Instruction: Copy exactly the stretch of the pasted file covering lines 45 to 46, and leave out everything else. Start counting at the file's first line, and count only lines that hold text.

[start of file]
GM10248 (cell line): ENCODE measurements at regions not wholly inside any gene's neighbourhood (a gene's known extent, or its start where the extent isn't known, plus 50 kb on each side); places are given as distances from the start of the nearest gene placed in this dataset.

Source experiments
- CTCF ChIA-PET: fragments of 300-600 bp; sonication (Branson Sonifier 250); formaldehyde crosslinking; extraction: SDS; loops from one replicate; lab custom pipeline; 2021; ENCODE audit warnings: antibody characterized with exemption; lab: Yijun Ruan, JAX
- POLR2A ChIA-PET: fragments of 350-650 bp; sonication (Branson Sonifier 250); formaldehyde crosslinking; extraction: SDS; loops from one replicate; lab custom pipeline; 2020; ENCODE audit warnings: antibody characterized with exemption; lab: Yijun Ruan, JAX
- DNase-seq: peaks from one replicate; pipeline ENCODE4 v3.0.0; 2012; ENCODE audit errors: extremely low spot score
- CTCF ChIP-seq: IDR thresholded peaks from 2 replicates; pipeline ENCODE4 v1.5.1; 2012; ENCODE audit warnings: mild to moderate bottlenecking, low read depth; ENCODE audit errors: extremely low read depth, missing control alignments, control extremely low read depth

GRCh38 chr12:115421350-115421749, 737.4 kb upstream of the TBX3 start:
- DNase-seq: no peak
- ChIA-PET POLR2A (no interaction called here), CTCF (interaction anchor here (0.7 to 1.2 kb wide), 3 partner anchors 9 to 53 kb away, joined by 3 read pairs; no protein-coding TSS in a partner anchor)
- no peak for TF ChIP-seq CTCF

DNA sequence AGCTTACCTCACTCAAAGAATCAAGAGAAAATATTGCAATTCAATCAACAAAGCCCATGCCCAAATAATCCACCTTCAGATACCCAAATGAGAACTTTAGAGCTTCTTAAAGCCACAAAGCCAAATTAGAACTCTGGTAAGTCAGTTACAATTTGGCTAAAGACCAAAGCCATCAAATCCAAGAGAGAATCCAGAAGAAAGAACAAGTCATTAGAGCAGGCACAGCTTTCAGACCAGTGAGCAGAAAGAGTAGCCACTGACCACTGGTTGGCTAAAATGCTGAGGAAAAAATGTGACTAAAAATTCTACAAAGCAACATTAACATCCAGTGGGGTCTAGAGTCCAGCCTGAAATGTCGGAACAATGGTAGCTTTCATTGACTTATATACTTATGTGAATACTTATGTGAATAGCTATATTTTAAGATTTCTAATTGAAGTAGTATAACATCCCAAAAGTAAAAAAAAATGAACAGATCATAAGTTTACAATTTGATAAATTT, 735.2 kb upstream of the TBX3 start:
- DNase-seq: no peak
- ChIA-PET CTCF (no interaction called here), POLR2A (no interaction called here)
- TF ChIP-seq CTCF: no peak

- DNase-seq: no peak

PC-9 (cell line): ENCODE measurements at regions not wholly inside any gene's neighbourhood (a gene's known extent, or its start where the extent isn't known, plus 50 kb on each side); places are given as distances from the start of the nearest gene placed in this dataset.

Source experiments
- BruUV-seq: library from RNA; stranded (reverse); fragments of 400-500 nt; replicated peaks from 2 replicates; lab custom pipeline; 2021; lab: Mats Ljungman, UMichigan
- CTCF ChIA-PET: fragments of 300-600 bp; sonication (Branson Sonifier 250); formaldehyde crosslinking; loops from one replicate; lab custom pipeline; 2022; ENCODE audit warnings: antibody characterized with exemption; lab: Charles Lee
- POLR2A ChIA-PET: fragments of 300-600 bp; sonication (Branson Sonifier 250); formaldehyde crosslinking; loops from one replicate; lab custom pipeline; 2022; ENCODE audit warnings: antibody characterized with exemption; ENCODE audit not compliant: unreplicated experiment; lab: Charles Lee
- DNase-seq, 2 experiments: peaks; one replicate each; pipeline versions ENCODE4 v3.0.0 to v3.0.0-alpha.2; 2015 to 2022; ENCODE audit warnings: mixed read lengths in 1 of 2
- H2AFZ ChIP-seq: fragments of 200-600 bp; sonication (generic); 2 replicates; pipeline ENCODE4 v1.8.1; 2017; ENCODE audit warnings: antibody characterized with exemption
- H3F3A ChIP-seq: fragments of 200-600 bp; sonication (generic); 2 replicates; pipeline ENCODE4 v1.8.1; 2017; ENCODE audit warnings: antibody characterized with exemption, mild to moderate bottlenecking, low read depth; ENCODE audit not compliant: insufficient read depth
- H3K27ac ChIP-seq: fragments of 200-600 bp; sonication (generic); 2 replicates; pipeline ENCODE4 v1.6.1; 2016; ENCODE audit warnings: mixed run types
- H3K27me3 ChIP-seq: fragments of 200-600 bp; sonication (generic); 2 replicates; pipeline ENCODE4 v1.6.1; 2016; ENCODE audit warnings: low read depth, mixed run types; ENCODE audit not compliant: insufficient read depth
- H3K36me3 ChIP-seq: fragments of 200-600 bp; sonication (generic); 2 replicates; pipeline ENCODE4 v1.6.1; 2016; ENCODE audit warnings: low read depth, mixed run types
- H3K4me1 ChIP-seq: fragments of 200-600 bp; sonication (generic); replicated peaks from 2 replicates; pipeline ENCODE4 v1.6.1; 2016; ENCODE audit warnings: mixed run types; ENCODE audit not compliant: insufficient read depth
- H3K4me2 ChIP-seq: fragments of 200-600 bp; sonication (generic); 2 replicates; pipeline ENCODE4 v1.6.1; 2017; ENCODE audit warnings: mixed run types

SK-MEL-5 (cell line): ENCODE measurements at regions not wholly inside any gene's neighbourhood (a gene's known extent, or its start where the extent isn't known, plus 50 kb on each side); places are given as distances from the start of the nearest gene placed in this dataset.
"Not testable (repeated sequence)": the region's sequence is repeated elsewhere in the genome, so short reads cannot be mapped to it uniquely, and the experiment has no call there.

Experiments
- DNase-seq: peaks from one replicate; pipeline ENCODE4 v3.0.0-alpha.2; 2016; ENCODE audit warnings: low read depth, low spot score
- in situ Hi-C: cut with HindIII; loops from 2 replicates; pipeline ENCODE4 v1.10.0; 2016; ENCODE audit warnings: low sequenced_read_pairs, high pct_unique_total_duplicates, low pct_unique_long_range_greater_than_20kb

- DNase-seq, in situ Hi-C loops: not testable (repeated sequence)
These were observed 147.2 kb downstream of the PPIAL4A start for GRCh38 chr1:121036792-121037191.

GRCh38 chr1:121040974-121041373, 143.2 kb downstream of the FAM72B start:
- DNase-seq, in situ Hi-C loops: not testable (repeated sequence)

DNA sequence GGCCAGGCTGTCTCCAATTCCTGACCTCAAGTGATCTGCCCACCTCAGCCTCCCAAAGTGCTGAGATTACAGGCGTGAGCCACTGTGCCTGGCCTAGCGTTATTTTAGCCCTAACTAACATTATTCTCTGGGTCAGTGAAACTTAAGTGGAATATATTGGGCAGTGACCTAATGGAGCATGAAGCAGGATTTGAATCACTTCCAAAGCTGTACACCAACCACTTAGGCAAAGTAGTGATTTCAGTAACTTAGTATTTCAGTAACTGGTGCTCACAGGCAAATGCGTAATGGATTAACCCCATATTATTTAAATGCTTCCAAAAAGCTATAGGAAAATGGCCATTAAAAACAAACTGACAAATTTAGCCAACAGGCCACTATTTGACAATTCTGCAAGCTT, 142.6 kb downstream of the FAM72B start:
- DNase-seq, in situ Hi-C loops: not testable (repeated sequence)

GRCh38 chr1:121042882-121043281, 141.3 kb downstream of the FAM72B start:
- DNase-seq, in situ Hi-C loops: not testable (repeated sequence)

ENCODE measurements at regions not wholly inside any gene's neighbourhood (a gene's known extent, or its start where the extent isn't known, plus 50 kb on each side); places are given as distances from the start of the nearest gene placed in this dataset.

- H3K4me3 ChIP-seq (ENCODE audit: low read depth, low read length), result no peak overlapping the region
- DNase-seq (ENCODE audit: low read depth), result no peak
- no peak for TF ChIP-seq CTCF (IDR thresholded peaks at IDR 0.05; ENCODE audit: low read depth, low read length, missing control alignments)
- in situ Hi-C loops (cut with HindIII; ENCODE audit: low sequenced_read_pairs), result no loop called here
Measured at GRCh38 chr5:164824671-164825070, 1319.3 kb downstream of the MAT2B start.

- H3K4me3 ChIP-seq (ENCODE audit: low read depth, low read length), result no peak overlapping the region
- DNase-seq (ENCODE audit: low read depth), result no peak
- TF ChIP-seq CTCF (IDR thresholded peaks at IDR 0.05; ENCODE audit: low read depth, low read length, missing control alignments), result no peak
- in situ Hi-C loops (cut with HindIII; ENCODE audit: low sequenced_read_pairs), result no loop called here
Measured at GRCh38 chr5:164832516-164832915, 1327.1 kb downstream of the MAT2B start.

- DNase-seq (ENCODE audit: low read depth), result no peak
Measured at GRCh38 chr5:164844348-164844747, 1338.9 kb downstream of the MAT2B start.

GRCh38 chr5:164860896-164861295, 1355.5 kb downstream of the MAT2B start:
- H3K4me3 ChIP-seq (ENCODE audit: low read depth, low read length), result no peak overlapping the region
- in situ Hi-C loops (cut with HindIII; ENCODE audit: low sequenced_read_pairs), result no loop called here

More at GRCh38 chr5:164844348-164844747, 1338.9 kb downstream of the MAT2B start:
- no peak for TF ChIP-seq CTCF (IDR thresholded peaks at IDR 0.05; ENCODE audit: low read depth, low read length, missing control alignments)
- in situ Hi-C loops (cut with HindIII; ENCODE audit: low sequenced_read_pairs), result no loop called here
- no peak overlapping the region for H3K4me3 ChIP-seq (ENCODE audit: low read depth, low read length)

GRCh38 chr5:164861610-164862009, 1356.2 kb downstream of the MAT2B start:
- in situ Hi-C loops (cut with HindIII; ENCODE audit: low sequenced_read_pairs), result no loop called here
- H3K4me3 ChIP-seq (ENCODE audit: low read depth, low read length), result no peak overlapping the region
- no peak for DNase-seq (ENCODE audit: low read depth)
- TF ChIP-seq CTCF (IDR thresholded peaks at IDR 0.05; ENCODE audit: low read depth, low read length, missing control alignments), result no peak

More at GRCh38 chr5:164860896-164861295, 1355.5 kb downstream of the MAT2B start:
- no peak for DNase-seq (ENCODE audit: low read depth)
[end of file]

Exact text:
- no peak for TF ChIP-seq CTCF (IDR thresholded peaks at IDR 0.05; ENCODE audit: low read depth, low read length, missing control alignments)
- in situ Hi-C loops (cut with HindIII; ENCODE audit: low sequenced_read_pairs), result no loop called here